ἠέριος, η (ἠϜέριος) [ἀϜερ-. Cf. ἠώς, ἄριστον, αὔριον,
ἦθος, τό [conn. with ἔθω and orig. σϜῆθος]. In pl., the
ἧλος, ου, ὁ [Ϝῆλος. Cf. L. vallus]. A nail or stud used
ἡμιδαής [ἡμι- + δα(ϝ)-, δαίω]. Half-burnt Π294.
ἤρ (Ϝήρ) [referred to var, to choose, wish]. What is
ἦρι [ἀϜερ-. See ἠέριος]. Early in the morning Ι360:
ἠχή, ῆς, ἡ (Ϝηχή) [cf. (Ϝ)ι(ϝ)άχω, (Ϝ)ι(ϝ)αχή]. Sound,
ἠχήεις, εσσα (Ϝηχήεις) [(Ϝ)ηχή]. Sounding. Epithet of
ἠώς, οῦς, ἡ (ἠϜώς) [ἀϜοσ-. Cf. ἠέριος]. Dat. ἠοῖ (ἠόϊ)
†θάομαι [θαϜ-. Cf. θαῦμα, θηέομαι]. 3 pl. aor. opt.
θαῦμα, τό [θαϜ- as in θάομαι].
θεοειδής (θεοϜειδής) [θεός + (Ϝ)εῖδος]. Divine of form,
θεοείκελος (θεοϜείκελος) [θεός + (Ϝ)είκελος]. Like the
θεουδής (θεοδϜής) [for θεοδϜεής fr. θεός + δϜ-,
θεσπιδαής, ές (θεσπιδαϜής) [θε-σπ- as in θεσπέσιος
θέω [θεϜ-]. Also θείω [prob. for θή(ϝ)ω, fr. θηϜ-, long
†θηέομαι [θαϜ-. Cf. θάομαι]. 2 sing. opt. θηοῖο Ω418. 3
θοός, ή, -όν [θεϜ-, θέω].
ἰάπτω [app. distinct fr. (Ϝ)ι(ϝ)άπτω. See ἑάφθη,
ἰαύω (ἰάϜω) [redup. fr. ἀϜ-, ἄ(ϝ)ημι]. 3 sing. pa.
ἰαχή, ῆς, ἡ (ϜιϜαχή) [ἰάχω]. A shouting Δ456, Μ144 =
ἰάχω (ϜιϜάχω). [For the impf. forms, 3 sing. ἴ̄αχε and
ἴδιος, η, -ον [conn. with (Ϝ)ε, ἑ. See ἑέ]. Private,
ἰ̄δίω [σϜιδ-. Cf. Eng. sweat]. To sweat υ204.
ἰδρείη, ης, ἡ (Ϝιδρείη) [ἴδρις]. Skill: ἰδρείῃ πολέμοιο
ἴδρις (Ϝίδρις) [(Ϝ)ιδ-, οἶδα. See εἴδω (C)]. Skilled,
ἵ̄ημι (Ϝίημι). Only in mid. Fut. εἴσομαι (Ϝίσομαι) Ξ8,
ἴκελος, η, -ον (Ϝίκελος) [ἰκ-, εἴκω]. = εἴκελος (1):
Ἰλιόθεν (ῑ) (Ϝιλιόθεν) [-θεν (1)]. From Ilios Ξ251:
Ἰλιόθι (ῑ) (Ϝιλιόθι) [-θι]. As locative of Ἴλιος:
ἰ̄νίον (Ϝινίον) [ἰν-, ἴς]. The double tendon running up
ἰοδνεφής, ές (Ϝιοδνεφής) [ἴον + δνεφ-, δνοφ-, δνόφος.
ἰόεις, εντος (Ϝιόεις) [ἴον]. = prec. Epithet of iron.
ἴον, ου, τό (Ϝίον. Cf. L. vio-la). The blue violet.
ἰ̄οχέαιρα (ἰοχέϜαιρα) [ἰός + χεϜ-, χέω]. Shedder of
ἴ̄ς, ἰ̄νός, ἡ (Ϝίς) [ἴς, ἶφι, ἴφιος show resemblances,
ἰ̄σάζω (Ϝισάζω) [ἶσος]. 3 sing. pa. iterative mid.
ἴσκω (Ϝίσκω) [app. for Ϝίκσκω, fr. Ϝικ-, εἴκω. Cf.
ἰ̄σόθεος (Ϝισόθεος) [ἶσος + θεός]. Godlike, like the
ἶσος, η, -ον (Ϝῖσος). Also (always in fem. and only in
ἴστωρ, ορος, ὁ (Ϝίστωρ) [ἰστ-, οἶδα. See εἴδω (C) 'One
ἰ̄τέη, ης, ἡ (Ϝιτέη. Cf. L. vitex, Eng. withy). The
ἰ̆/τυς, ἡ (Ϝίτυς) [conn. with ἰτέη]. The felloe of a
ἴφθῑμος, ον, and (in sense (2)) -η, -ον [prob. not
ἶφι (Ϝῖφι) [see ἴς]. With or by might, power, force:
ἴ̄φιος (Ϝίφιος) [see ἴς]. Epithet of sheep, well-grown,
καίω (καϜ-, κηϜ-, καυ-). Aor. ἔκηα (ἔκηϜα) Α40, Θ240. 3
καλαῦροψ, οπος, ἡ [perh. fr. κάλος in sense 'string'
†καταέννῡμι [κατα- (5)]. 3 pl. impf. καταείνυσαν
κατᾱρῑγηλός [κατα- (5)] + (Ϝ>ριγηλός in sim. sense,
†καταρρέζω [app., κατα- (1) + (Ϝ>ρέζω, though it is
καταρρέω [κατα- (1) + (σ>ρέ(ϝ>ω]. To flow down: αἷμα
καῦμα, ατος, τό [καϜ-, καυ-, καίω]. Heat, hot weather:
καύστειρα, ης [fem. of *καυστήρ, fr. καϜ-, καυ-, καίω].
κεινός, ή, -όν [κενϜός] Γ376, Δ181, Λ160, Ο453. Also
κήλειος [prob. for καυάλεος or κηάλεος fr. καϜ-, καίω].
κῆτος, τό [καϜ-. Cf. L. cavus and κοῖλος. Orig. sense
κηώδης [*κῆϜος, incense, fr. κηϜ-, καίω + ὀδ-, ὄζω].
κηώεις, εντος [*κῆϜος. See prec.]. = prec. Γ382, Ζ288,
κλαίω [κλαϜ-]. Dat. pl. masc. pple. κλαιόντεσσι μ311. 3
κλαυθμός, οῦ, ὁ [κλαϜ-, κλαυ-, κλαίω]. Weeping,
κλείω [κλεϜέω, fr. κλέ(ϝ>ος]. Also κλέω. Fut. κλείω
κλέος, τό (κλέϜος). Acc. pl. κλέα (for κλέεα) Ι189,
κοῖλος, η, -ον (κόϜιλος. Cf. L. cavus and κῆτος).
κοτήεις [prob. for κοτέσϜεις fr. κοτεσ-, κοτέω].
κυνέη, ης, ἡ [commonly taken as fem. of κύνεος (sc.
λᾱός, οῦ, ὁ (λαϜός).
λεῖος, η, -ον (λεῖϜος. Cf. L. lêvis). Smooth, free from
λευρός [λεϜ-ρός. Cf. λεῖος]. With even surface, level:
λοετρόν, τό (λοϜετρόν) [λοϜ-, λούω]. In pl., water for
†λούω (λόϜω) [λοϜ-. Cf. L. lavo]. 3 sing. aor. λοῦσε
λυσσώδης [app. for λυσσοϜείδης, fr. λύσσα + (Ϝ)εῖδος].
†μεθίημι [μεθ-, μετα- (1) + ἵημι]. Only in mid. Aor.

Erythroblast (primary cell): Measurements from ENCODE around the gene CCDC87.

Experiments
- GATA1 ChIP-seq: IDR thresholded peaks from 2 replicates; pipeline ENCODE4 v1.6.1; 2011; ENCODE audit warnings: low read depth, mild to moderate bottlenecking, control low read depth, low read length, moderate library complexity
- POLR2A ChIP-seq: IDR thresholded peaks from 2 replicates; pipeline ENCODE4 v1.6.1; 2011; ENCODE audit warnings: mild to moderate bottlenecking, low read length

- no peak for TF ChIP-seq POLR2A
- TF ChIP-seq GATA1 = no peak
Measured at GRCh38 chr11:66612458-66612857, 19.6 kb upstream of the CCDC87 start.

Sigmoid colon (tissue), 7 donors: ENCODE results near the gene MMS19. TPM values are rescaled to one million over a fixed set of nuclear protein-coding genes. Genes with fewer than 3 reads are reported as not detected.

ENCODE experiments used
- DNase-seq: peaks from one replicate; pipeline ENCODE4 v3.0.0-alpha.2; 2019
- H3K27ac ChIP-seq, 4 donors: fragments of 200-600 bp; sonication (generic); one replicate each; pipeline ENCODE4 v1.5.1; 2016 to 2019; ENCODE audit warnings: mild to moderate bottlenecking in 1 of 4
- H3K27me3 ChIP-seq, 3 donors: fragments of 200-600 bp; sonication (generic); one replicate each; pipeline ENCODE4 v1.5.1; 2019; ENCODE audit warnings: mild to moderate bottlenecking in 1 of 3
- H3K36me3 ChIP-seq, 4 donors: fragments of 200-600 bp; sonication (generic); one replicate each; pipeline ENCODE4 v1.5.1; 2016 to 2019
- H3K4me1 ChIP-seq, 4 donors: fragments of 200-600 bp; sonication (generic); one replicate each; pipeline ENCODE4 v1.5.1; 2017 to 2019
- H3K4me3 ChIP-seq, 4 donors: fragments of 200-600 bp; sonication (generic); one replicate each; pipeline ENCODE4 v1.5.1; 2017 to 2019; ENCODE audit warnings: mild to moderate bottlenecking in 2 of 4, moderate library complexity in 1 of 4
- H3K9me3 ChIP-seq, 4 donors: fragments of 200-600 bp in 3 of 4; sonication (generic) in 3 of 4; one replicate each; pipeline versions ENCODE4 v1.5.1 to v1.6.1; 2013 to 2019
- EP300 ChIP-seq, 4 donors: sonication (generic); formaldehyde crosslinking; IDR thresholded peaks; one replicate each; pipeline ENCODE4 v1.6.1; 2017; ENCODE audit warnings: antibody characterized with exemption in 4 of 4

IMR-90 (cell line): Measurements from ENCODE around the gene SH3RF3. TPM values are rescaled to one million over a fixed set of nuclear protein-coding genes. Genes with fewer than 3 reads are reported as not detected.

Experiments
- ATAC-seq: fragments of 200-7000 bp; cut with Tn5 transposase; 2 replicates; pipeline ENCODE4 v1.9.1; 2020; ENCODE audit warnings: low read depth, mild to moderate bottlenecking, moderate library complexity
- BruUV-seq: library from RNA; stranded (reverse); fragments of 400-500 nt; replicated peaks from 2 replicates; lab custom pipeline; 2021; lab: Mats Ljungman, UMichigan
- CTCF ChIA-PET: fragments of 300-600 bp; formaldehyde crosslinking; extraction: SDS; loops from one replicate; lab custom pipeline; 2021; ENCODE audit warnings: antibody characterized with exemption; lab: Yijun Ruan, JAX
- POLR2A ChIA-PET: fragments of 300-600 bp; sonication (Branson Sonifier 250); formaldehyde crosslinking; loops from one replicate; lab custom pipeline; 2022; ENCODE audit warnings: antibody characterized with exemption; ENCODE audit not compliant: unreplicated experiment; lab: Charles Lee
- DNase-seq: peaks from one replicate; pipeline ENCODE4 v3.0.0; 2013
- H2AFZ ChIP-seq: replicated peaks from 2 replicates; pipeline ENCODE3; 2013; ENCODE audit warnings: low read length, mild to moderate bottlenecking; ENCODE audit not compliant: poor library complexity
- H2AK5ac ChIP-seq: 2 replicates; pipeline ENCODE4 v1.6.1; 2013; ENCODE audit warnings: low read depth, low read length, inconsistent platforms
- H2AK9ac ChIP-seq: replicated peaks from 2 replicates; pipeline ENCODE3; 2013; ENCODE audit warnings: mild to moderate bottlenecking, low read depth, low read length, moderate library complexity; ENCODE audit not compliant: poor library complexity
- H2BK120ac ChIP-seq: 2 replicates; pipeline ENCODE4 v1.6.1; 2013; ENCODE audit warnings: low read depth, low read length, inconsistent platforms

νάω (σνάϜω). To flow Φ197: ζ292.
νέατος, νείατος, η [superl. Cf. νείαιρα, νειόθεν,
νέος, η, -ον (νέϜος).
νέω [σνυ-]. 3 pl. impf. ἔννεον (ἔσνεϜον) Φ11. To swim:
νήδυμος [no doubt (Ϝ)ήδυμος = ἡδύς (cf. καλός,
νῆις, ιδος [νη- + (Ϝ)ιδ-, εἴδῳ. Lacking knowledge,
νηῦς, ἡ [cf. L. navis]. Genit. νηός (νηϜός) Α439, Θ515,
οἰέτης [ὀ = ἀ- + -ι- (app. representing lengthening
οἶκος, ου, ὁ (Ϝοῖκος. Cf. L. vicus).
οἶνος, ου, ὁ (Ϝοῖνος. Cf. L. vinum, Eng. wine). Wine
οἰνοχοέω [οἶνος + χοή]. Nom. pl. masc. pres. pple.
ὄϊς, ὁ, ἡ (ὄϜις. Cf. L. ovis). Genit. ὄϊος Ι207: δ764.
ὅλμος, ου, ὁ (Ϝόλμος) [Ϝελ-, (Ϝ)είλω]. App., a
ὀλοοίτροχος, ὁ [app. for ϜολοϜ-οί-τροχος, fr. Ϝελυ-,
ὀνειδίζω [ὄνειδος]. 2 sing. aor. ὀνείδισας Ι34. Imp.
οὐλαμός, οῦ, ὁ (Ϝουλαμός) [Ϝελ-, εἴλω]. A throng (of
οὖλος [ὁλ-Ϝος = the later ὅλος]. Whole, entire: ἄρτον
οὖλος, η [for Ϝολ-νος. Cf. L. vellus, Eng. wool].
ὄχεα, τά [Ϝεχ-. Cf. L. veho]. Instrumental (in


https://archive.org/details/CunliffeHomericLexicon
Joel Eidsath -- jeidsath@gmail.com

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Re: Ϝ in Homer

Postby jeidsath » Fri Apr 14, 2017 2:07 pm

LSJ entries with a digamma somewhere in the text.

There are some characters in the above that I can't paste to textkit, so I've linked it above. Here is my source:

https://archive.org/details/Lsj--LiddellScott
Joel Eidsath -- jeidsath@gmail.com

μὴ δ’ οὕτως ἀγαθός περ ἐὼν θεοείκελ’ Ἀχιλλεῦ
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Re: Ϝ in Homer

Postby Timothée » Fri Apr 14, 2017 8:05 pm

Thank you Joel, this is really wonderful. What modern technology renders possible—when someone with practice like yours uses it. And Knös would seem to be an example of the great German positivistic scholarship from the 19th century.

Happy Easter all!
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Re: Ϝ in Homer

Postby Paul Derouda » Fri Apr 14, 2017 8:41 pm

I wonder if Knös was really German. The work linked by Joel was published in Uppsala, Sweden. That doesn't need to mean of course that he wasn't part of a "German school" of philology (I think the whole of Scandinavia was more or less in the German sphere of influence in those days).

I actually spent five nights in Uppsala just a week ago on a course in myography and neurography (that doesn't probably mean much to you :) ). It's a very nice little city, though I had little time for tourism, the course being so intensive. If you ever were to visit the place, the Cathedral is a must!